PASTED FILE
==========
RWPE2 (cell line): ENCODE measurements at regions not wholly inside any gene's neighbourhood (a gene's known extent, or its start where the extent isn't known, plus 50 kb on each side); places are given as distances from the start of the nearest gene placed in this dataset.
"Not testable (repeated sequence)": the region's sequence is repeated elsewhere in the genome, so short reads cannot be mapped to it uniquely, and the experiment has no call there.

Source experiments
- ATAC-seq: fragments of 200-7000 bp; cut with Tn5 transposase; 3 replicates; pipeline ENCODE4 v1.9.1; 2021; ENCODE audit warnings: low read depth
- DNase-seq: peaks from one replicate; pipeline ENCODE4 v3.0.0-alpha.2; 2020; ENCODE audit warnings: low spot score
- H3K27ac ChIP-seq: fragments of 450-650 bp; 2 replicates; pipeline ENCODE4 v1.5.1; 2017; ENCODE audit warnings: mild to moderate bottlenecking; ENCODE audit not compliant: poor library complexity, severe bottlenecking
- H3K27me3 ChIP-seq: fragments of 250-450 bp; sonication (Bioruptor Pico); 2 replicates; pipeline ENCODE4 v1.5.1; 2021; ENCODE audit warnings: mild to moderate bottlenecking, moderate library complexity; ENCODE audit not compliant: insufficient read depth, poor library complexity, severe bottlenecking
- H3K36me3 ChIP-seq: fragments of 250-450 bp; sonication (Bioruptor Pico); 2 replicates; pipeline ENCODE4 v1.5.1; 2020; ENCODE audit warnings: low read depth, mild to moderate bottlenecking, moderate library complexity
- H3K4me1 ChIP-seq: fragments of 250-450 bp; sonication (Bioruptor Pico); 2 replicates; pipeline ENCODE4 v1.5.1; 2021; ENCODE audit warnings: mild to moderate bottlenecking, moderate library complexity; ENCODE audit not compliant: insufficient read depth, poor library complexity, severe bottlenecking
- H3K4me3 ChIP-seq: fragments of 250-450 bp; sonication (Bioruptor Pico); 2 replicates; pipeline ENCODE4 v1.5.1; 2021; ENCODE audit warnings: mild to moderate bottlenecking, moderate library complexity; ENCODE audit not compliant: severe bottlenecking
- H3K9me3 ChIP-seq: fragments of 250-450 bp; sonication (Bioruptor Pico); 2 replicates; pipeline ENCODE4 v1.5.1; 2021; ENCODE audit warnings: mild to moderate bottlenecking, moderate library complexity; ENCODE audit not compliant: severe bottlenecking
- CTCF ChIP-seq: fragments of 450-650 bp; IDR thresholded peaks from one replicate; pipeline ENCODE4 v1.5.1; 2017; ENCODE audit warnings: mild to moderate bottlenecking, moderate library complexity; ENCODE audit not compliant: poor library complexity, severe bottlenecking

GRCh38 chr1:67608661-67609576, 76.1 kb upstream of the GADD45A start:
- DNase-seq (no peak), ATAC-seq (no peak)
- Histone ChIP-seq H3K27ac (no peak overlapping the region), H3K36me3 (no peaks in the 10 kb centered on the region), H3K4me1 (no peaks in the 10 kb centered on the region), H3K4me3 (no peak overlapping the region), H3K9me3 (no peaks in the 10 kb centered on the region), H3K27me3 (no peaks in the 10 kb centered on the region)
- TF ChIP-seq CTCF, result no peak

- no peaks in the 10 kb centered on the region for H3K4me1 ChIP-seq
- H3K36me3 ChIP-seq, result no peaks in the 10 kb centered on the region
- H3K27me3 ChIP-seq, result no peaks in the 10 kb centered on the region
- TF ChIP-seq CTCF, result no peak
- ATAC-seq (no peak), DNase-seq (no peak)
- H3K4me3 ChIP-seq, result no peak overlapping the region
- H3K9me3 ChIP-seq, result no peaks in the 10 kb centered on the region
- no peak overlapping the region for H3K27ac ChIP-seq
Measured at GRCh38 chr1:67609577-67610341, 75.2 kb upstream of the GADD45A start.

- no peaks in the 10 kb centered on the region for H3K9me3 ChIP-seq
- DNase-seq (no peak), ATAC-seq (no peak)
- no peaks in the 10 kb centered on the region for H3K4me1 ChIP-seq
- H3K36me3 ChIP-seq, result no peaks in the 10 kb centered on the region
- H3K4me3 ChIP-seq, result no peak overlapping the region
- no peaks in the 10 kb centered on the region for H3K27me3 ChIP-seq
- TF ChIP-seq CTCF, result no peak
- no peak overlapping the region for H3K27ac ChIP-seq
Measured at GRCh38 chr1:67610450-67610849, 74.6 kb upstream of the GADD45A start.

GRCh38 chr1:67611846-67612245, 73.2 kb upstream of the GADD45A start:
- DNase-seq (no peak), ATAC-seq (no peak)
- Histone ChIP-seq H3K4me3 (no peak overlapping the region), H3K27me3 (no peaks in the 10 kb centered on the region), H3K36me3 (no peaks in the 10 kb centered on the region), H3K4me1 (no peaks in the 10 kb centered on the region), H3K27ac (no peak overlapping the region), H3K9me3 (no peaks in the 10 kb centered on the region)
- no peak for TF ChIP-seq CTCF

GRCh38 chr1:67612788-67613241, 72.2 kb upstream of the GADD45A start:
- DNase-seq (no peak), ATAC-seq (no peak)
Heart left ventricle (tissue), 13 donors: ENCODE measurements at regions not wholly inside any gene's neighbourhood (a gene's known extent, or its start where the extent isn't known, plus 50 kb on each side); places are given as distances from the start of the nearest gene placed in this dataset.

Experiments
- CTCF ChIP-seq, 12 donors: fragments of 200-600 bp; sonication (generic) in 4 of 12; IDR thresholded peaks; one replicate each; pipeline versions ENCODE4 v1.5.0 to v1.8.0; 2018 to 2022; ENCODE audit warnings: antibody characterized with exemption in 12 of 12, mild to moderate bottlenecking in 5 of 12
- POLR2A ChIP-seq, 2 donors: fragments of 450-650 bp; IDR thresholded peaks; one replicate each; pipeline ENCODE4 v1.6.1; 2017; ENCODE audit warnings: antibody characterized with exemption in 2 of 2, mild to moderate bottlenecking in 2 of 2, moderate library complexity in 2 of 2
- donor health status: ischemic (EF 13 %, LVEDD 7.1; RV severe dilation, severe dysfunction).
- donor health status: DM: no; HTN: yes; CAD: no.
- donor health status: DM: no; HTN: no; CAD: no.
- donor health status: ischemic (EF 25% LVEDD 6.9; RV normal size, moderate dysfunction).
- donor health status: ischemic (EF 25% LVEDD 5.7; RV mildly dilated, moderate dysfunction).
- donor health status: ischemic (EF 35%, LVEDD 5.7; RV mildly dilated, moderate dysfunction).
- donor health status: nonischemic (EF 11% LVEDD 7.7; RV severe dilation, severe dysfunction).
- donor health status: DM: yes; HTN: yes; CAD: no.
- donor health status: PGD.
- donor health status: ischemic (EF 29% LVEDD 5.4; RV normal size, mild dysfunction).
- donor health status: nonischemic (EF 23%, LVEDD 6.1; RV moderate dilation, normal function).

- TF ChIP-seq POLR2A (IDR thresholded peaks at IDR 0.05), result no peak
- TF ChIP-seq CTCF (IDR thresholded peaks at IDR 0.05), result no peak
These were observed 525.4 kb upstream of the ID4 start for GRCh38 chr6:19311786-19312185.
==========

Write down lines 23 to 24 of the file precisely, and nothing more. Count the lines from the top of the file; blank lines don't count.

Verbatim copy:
- H3K9me3 ChIP-seq, result no peaks in the 10 kb centered on the region
- no peak overlapping the region for H3K27ac ChIP-seq